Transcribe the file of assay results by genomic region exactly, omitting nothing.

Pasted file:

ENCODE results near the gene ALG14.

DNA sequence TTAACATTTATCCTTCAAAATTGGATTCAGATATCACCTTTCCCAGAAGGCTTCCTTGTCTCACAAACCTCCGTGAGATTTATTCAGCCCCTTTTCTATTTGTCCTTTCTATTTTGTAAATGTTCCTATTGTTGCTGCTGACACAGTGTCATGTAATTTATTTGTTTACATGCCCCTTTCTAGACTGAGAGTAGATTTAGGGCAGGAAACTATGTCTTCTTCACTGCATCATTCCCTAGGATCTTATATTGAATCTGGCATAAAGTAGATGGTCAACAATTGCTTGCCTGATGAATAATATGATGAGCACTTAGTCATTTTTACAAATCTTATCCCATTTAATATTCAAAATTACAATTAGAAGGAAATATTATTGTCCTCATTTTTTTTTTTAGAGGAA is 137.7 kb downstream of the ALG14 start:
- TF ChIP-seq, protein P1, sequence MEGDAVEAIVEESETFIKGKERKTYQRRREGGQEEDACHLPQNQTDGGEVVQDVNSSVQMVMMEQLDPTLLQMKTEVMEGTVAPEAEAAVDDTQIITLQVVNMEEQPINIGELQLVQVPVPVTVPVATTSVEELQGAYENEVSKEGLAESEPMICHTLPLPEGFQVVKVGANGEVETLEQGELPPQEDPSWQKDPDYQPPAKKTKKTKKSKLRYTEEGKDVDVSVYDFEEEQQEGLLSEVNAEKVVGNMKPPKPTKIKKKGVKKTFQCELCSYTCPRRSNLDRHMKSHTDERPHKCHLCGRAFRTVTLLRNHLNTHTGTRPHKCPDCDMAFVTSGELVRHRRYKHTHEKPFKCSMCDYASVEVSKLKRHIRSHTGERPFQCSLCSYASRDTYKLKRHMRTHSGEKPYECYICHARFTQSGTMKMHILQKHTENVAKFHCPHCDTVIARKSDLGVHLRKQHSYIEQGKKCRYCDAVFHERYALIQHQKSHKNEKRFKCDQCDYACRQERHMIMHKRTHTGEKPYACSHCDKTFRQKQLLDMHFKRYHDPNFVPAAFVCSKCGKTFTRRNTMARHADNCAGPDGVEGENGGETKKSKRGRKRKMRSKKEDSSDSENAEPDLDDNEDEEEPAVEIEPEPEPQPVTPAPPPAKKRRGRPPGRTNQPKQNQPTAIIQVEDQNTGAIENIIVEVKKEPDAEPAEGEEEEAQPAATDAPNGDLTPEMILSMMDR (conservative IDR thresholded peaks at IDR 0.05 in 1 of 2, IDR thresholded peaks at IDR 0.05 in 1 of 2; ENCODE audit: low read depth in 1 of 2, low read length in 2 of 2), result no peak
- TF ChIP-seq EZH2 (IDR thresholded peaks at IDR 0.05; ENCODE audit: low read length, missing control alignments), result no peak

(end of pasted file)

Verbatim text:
ENCODE results near the gene ALG14.

DNA sequence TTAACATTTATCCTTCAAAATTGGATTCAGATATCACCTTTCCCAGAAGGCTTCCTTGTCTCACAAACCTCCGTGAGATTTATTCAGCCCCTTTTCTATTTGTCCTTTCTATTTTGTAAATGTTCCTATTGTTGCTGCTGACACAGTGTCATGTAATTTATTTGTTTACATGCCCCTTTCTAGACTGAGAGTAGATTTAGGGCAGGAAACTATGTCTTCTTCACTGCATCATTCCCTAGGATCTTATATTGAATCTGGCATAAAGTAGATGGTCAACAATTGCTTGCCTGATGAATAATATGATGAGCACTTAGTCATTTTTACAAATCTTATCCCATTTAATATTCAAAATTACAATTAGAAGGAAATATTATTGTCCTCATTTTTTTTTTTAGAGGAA is 137.7 kb downstream of the ALG14 start:
- TF ChIP-seq, protein P1, sequence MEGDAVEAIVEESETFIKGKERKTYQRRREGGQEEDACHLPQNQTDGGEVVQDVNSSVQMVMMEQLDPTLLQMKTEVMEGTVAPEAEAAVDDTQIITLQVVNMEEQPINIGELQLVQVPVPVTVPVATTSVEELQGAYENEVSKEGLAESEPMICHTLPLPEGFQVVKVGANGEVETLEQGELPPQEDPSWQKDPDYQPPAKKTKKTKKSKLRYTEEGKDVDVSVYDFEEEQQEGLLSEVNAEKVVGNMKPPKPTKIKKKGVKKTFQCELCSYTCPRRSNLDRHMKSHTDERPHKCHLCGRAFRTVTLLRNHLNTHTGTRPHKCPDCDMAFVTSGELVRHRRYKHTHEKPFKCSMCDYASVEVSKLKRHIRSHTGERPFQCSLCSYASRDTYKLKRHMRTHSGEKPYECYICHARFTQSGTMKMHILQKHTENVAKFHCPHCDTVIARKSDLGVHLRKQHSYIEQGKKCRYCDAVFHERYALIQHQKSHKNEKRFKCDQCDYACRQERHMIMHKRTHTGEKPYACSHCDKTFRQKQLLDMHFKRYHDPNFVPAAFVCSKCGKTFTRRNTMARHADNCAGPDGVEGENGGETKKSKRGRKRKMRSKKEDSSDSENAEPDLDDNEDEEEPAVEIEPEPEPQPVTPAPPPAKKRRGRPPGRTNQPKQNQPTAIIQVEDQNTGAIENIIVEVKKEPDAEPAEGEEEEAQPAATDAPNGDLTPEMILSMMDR (conservative IDR thresholded peaks at IDR 0.05 in 1 of 2, IDR thresholded peaks at IDR 0.05 in 1 of 2; ENCODE audit: low read depth in 1 of 2, low read length in 2 of 2), result no peak
- TF ChIP-seq EZH2 (IDR thresholded peaks at IDR 0.05; ENCODE audit: low read length, missing control alignments), result no peak